Saturday, 25 March 2017

What I learn't after losing a loved one.

There’s no handbook for how to handle life situations, we simply live and learn along the way. After recently experiencing the loss of a loved one, I’ve come to understand there’s no right or wrong way to deal with grief. No one can guide you on how to grieve. We all react to situations differently and with grief not only is your mind trying to accept the fact someone has gone, It then needs to adjust to the change and impact their absence has to your daily life.
I don’t know how to make the process less painful or pass quicker, I just have a few pointers I’ve learnt over the past month.

Some days are better than others.
I find myself more tearful and emotionally fragile on the oddest days. It can be the smallest thing that triggers a sad spell or even make me question myself and think twice about whether or not I have really accepted what happened. Some days I’m smiling, laughing and working towards a much more positive attitude. Then something at the back of my mind feels almost guilty for laughing and I go back to shutting down my emotions. This rollercoaster is the only way I know how to deal it, but I understand its normal to have good and bad days, the main thing is you are trying to adjust to the new life without the loved one.

Don't block it out.
Out of sight, out of mind, right? No, in this case grief is not like the parking ticket you can hide under paperwork. I feel like its an unavoidable thunderstorm, you just have to trawl through it and embrace the emotions as best you can.
I say this because I strongly believe that time does not heal. The saying 'time heals' is thrown around so frequently I refuse to believe it does. If I sit and think about my most painful moments, I can revisit them in an instant and they still leave me with a sharp pain/ lump in the back of my throat. The pain never left me, time didn't heal anything; time only gave me opportunities to make new memories, happy ones to replace the ones that hurt.
The new memories helped me not to focus on the pain as much. So don't think by shutting away the emotions of grief time will magically erase them. They will be lurking around as soon as you are ready to accept the loss.
The advantage we have it the luxury of time, we are still living, therefore we need to address our emotions, work through the pain and use time wisely making new memories to help our future selves.
Maybe isolate yourself to collect your thoughts, or like myself you might find solace in writing, so start a diary and write down everything you are feeling. If you feel comfortable being around more people then do just that, do whatever it takes for you to understand what it is you are going through.

Going back to normality.
What is normal when someone so close is no longer there? How do you carry on with a daily routine when so much of it was consumed by that loved one?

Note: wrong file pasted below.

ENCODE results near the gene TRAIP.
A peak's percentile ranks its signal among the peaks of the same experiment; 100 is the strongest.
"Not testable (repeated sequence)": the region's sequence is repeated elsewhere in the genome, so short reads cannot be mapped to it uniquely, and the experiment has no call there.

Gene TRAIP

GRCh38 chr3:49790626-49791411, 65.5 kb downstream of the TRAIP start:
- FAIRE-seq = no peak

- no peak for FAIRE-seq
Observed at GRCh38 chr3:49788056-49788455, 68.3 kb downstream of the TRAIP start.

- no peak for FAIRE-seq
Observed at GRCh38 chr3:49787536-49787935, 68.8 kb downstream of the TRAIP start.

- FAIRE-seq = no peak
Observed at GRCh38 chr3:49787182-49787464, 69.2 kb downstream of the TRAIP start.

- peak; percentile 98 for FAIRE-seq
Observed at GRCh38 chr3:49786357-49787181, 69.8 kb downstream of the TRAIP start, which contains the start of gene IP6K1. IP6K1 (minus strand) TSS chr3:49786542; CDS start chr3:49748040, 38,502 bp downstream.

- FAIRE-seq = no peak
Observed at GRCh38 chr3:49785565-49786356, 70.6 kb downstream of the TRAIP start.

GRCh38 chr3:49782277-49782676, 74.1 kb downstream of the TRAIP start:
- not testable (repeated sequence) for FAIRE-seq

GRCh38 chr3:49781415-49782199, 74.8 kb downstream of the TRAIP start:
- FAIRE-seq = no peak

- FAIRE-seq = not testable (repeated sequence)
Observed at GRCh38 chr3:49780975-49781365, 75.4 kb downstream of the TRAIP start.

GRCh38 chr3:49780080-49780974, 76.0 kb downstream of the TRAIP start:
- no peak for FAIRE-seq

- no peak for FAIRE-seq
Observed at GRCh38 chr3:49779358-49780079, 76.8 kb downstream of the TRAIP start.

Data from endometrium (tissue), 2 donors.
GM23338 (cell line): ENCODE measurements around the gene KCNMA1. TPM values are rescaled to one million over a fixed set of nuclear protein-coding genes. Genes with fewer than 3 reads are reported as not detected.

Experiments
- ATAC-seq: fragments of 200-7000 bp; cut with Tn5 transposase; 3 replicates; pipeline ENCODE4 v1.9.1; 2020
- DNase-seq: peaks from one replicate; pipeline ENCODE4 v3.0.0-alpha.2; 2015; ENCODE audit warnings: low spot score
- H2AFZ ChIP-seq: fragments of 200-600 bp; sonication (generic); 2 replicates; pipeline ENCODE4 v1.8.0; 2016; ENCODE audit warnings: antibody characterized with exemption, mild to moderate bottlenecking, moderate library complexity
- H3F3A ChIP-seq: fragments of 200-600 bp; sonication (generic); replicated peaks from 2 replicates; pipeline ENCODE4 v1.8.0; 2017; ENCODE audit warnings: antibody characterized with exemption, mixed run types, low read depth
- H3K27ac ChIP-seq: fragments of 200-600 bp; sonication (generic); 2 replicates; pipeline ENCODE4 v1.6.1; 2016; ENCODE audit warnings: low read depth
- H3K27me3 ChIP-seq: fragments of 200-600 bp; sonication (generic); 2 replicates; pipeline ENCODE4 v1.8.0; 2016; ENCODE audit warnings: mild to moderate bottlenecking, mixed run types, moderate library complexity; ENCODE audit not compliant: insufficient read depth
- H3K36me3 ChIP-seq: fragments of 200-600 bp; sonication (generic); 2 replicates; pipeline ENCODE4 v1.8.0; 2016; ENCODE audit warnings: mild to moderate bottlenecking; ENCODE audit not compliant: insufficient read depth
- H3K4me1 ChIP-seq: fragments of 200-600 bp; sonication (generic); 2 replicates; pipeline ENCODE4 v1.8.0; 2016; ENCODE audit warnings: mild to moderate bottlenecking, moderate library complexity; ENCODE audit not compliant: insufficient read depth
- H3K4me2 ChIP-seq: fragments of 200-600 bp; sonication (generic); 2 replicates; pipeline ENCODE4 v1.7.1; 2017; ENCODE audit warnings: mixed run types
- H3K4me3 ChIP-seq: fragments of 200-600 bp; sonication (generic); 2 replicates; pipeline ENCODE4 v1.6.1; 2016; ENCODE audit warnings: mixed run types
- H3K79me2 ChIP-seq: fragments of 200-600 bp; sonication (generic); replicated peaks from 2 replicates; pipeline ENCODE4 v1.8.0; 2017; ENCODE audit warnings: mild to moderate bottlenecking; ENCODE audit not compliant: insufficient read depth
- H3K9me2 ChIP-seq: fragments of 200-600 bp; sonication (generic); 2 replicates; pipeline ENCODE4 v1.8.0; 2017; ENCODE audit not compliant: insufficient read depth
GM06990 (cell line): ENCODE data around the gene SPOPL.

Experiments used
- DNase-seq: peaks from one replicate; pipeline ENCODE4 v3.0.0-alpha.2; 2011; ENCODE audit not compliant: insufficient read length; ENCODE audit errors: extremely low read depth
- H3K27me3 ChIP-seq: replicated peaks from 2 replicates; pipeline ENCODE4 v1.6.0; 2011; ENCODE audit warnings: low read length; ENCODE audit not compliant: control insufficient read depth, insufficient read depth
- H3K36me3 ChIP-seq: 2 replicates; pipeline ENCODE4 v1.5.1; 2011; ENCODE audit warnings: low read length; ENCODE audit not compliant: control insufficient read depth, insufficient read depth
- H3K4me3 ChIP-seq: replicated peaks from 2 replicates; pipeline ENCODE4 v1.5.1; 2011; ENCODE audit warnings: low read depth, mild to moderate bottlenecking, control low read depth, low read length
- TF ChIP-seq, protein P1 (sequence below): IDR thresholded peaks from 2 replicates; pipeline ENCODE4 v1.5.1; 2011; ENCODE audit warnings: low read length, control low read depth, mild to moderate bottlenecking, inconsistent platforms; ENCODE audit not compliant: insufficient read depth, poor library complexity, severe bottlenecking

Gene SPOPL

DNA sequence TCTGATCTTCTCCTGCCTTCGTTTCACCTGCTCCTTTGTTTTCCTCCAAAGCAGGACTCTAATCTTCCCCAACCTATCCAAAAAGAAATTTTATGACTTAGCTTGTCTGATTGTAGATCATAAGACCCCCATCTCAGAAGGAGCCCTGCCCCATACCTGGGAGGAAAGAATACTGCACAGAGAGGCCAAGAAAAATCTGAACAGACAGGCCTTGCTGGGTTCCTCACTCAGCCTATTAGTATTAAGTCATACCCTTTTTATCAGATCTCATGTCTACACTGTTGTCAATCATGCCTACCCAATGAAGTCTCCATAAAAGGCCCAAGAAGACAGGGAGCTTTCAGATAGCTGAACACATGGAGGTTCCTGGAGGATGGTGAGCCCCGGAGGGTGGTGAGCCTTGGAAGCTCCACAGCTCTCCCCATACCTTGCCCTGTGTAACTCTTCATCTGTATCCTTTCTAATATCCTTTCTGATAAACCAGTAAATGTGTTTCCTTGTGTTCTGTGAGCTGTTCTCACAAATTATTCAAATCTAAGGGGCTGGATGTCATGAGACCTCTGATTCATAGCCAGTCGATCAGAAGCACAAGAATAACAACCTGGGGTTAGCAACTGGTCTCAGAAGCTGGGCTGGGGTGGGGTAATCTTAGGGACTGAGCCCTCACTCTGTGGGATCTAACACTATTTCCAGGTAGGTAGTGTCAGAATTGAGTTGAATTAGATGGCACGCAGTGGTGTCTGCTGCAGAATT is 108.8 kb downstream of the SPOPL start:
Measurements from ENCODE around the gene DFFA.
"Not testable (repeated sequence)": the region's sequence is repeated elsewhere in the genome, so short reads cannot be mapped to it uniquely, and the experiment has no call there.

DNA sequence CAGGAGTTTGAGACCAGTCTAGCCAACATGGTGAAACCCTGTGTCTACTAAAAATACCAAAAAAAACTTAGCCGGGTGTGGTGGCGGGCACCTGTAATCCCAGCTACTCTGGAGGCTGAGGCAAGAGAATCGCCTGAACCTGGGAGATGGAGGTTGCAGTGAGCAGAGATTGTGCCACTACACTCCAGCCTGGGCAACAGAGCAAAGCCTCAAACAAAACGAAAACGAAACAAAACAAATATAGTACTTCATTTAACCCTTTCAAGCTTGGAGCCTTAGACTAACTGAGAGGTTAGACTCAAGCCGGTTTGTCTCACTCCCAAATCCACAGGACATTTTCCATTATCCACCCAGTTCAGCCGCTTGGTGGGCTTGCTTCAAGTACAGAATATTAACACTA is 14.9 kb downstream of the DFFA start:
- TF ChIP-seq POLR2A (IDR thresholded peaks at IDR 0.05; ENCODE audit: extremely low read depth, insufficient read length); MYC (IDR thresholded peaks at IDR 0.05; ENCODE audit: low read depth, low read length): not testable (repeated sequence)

I don't know how apart from physically running on autopilot until you can mentally adjust to the idea of doing things without them.
Remembering the simple basics go out the window like eating, sleeping even showering.
It takes a while (depending on how close you were to the loved one) to let the mind accept what has happened and remind yourself even though you don't want to, that you physically need to continue as best as you can.
Neglecting yourself won't achieve anything or make the grieving process easier. Normality in your daily routine is essential, taking care of yourself will help give you strength to mentally accept what is going on and allow your mind to emotionally process it.

You don't have to do this alone.
I cannot be more thankful for my cultural support and my families values and beliefs. We may not see each other daily, we may not even keep in touch but through our toughest time, we were all there. Dealing with grief as a unit helped me massively.
In my case, Ive never experienced the loss of an immediate family member and I found it overwhelming to say the least. If it weren't for my support system (family and Gurps) I know I would be shutting myself off from society, resisting normality and shying away from accepting what happened.
I was overwhelmed with emotion and that's fine, thats a normal part of grieving but I didn't know what to do, I didn't know how to react, I could only communicate with those around me how I felt inside, tell them how I was hurting.
This helped release a lot of pain and also through communicating it brought the family closer, we were open about our feelings, became more compassionate and sympathetic towards one another.
I understand sometimes discussing these emotions with family can be difficult, but don't hurt in silence, speak to a partner, friend or even seek professional help.
Expressing emotion is cathartic and sharing a problem with someone who cares for you will help you deal with the situation a lot better.

What to take from one of life's most painful experiences.
As mentioned at the start of this post, we live and we learn. I've had so much time to sit with my thoughts and process what has actually happened. As much as the loss of a close one saddens me, I am also filled with an insane sense of gratitude.
I'm so very grateful for the time we had, I'm so grateful for being able to have him in my life for this long, I'm so grateful for all the memories.
My eyes well up when I type this but I'm happy to look back on our relationship and I wouldn't trade a second of it.
This loss has grounded me in terms of how I maintain my relations, has taught me the value of time and communication, It has taught me the strength of family and unity.
I can't walk away completely broken, that will benefit no-one, I smile looking back on the good times and look forward to making new memories.


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